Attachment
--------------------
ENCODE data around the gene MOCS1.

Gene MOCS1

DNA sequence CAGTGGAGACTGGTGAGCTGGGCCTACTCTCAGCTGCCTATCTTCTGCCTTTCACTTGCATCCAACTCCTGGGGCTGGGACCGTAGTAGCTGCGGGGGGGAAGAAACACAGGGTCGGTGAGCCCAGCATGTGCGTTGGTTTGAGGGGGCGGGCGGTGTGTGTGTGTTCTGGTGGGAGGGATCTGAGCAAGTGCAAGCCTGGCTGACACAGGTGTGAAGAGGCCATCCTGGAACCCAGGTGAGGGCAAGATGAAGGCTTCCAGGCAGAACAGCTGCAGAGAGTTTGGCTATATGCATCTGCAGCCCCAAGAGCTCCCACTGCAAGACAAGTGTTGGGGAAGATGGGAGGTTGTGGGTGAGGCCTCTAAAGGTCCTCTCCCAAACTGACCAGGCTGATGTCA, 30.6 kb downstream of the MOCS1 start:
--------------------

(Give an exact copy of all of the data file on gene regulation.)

ENCODE data around the gene MOCS1.

Gene MOCS1

DNA sequence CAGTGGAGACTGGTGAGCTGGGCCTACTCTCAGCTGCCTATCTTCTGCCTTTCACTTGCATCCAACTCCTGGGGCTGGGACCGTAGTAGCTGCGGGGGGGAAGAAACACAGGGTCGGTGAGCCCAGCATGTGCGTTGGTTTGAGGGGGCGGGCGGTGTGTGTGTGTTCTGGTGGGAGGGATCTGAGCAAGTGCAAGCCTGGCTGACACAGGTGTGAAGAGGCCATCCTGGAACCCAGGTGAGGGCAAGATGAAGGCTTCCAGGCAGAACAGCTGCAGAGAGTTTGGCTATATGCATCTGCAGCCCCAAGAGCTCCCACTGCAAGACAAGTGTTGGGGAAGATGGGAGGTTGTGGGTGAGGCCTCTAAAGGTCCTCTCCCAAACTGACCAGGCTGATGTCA, 30.6 kb downstream of the MOCS1 start: